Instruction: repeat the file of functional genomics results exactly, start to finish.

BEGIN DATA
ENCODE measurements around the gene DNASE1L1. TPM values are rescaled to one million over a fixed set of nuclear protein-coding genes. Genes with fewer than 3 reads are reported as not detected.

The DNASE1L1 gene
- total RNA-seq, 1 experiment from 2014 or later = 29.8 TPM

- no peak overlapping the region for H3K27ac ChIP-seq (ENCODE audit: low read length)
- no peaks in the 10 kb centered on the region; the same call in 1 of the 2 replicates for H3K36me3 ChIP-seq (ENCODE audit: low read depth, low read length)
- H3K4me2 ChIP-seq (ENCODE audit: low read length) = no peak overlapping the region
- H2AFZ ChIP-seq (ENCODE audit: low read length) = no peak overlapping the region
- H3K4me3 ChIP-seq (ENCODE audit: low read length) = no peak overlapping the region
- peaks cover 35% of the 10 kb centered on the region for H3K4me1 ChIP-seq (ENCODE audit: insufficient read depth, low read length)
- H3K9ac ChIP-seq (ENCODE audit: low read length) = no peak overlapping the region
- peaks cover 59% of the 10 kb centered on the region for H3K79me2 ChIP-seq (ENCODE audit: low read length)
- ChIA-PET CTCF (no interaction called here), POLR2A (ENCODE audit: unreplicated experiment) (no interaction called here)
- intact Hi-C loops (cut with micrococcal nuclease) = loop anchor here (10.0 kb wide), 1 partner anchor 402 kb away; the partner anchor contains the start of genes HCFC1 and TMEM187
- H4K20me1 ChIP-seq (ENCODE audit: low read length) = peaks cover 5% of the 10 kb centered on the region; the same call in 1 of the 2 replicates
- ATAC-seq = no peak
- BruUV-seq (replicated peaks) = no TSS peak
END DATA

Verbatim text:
ENCODE measurements around the gene DNASE1L1. TPM values are rescaled to one million over a fixed set of nuclear protein-coding genes. Genes with fewer than 3 reads are reported as not detected.

The DNASE1L1 gene
- total RNA-seq, 1 experiment from 2014 or later = 29.8 TPM

- no peak overlapping the region for H3K27ac ChIP-seq (ENCODE audit: low read length)
- no peaks in the 10 kb centered on the region; the same call in 1 of the 2 replicates for H3K36me3 ChIP-seq (ENCODE audit: low read depth, low read length)
- H3K4me2 ChIP-seq (ENCODE audit: low read length) = no peak overlapping the region
- H2AFZ ChIP-seq (ENCODE audit: low read length) = no peak overlapping the region
- H3K4me3 ChIP-seq (ENCODE audit: low read length) = no peak overlapping the region
- peaks cover 35% of the 10 kb centered on the region for H3K4me1 ChIP-seq (ENCODE audit: insufficient read depth, low read length)
- H3K9ac ChIP-seq (ENCODE audit: low read length) = no peak overlapping the region
- peaks cover 59% of the 10 kb centered on the region for H3K79me2 ChIP-seq (ENCODE audit: low read length)
- ChIA-PET CTCF (no interaction called here), POLR2A (ENCODE audit: unreplicated experiment) (no interaction called here)
- intact Hi-C loops (cut with micrococcal nuclease) = loop anchor here (10.0 kb wide), 1 partner anchor 402 kb away; the partner anchor contains the start of genes HCFC1 and TMEM187
- H4K20me1 ChIP-seq (ENCODE audit: low read length) = peaks cover 5% of the 10 kb centered on the region; the same call in 1 of the 2 replicates
- ATAC-seq = no peak
- BruUV-seq (replicated peaks) = no TSS peak